rndmcnlly (rndmcnlly) wrote,
rndmcnlly
rndmcnlly

mashdown


mashdown
Originally uploaded by rndmcnlly.
So its past 4:00am again. I wondered a for a while what it would be like to have arbitrary digital signal processing interposed in a streaming audio network. In the past I've gotten live synthesis to be streamed out over the network, but tonight I've created something different (and without writing any code).

What I have created is an octave-down pitch shifted live mp3 stream of another stream from someone on the internet. Its not ready to be consumed by the masses (I haven't connected it up to a shoutcast server yet, but this is trivial and only really matters if someone other than me wants to hear it). The particular stream I chose to mangle was Cryosleep, the beatless stream from BlueMars.org. The droning chords they tend to play take on rumbling nature when shifted down an octave. Now, data coming from a shoutcast server like theirs isnt ready to be consumed by any command line tools I know (wget didn't play icy with it). I used StreamRipperX to consume the stream and told it to create a local relay station that luckily wget wouldnt balk at. An instance of wget requested an endless stream of data from http://localhost:18000/ and saved it into a named pipe (created with mkfifo) called some.mp3. I used lame --decode to pipe this data into another named pipe called some.wav. This file was consumed by sox, a self-proclaimed "swiss army knife of sound processing" which highpassed then pitch shifted (preserving tempo) the incoming data and wrote it to yet another pipe, out.wav. I coverted the stream in out.wav to a final pipe, out.mp3 using lame in the forward sense. And finally, after all that processing junk, I had VLC open the file and treat it as a pipe (not all that successfully). Finally, playing through the speakers, I had a pitch shifted version of what the live stream was playing a few seconds ago.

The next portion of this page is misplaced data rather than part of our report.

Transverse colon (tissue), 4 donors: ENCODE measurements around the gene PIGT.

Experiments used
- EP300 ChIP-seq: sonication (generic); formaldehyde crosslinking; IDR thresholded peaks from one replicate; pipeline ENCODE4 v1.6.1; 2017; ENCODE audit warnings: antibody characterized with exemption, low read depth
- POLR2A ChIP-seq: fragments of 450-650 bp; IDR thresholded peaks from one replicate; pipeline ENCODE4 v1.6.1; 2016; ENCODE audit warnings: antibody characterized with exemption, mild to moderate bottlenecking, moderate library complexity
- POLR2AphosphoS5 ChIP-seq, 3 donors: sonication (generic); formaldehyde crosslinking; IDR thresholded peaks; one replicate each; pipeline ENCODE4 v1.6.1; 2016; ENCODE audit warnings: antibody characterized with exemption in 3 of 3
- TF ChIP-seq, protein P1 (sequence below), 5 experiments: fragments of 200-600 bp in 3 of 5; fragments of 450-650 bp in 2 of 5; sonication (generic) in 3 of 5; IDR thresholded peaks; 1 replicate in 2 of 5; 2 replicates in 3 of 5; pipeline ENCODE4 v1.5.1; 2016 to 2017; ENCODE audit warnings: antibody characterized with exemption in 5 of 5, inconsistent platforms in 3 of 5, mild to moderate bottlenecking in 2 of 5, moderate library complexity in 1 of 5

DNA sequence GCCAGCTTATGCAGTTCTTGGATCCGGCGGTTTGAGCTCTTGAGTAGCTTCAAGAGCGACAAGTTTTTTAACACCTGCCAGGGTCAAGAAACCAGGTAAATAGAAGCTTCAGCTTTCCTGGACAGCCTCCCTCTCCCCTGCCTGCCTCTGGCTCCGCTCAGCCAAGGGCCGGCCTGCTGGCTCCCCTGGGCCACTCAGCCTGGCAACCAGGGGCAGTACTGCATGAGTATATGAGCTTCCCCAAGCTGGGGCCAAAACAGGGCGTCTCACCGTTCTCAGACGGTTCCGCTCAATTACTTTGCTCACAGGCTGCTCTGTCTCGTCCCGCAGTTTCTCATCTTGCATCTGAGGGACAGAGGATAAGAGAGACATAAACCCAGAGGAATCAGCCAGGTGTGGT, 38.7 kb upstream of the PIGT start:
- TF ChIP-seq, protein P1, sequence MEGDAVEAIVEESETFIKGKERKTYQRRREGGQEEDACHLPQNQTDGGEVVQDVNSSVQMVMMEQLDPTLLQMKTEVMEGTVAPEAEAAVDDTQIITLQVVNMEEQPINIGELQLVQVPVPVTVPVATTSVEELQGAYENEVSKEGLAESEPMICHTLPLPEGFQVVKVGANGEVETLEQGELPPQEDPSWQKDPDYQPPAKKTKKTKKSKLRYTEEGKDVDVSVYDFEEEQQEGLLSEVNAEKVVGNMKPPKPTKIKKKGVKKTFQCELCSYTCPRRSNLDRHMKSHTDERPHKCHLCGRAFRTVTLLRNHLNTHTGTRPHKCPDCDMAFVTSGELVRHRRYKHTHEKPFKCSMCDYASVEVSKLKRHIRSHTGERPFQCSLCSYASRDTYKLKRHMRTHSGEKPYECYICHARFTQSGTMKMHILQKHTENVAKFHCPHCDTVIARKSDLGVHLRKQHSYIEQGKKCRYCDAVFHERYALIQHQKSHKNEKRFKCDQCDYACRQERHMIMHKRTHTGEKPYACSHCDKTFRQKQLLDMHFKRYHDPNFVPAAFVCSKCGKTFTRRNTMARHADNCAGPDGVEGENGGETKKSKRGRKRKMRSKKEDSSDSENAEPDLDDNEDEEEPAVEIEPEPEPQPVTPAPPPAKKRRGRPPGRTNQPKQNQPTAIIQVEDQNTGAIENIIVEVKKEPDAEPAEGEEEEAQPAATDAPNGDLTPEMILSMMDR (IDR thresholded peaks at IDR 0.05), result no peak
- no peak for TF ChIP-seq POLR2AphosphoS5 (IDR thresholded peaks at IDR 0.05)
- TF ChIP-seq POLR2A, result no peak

Um, yay for the command line. And, of course, living in a world where my mom's user-friendly desktop computer is also friendly to hackers.
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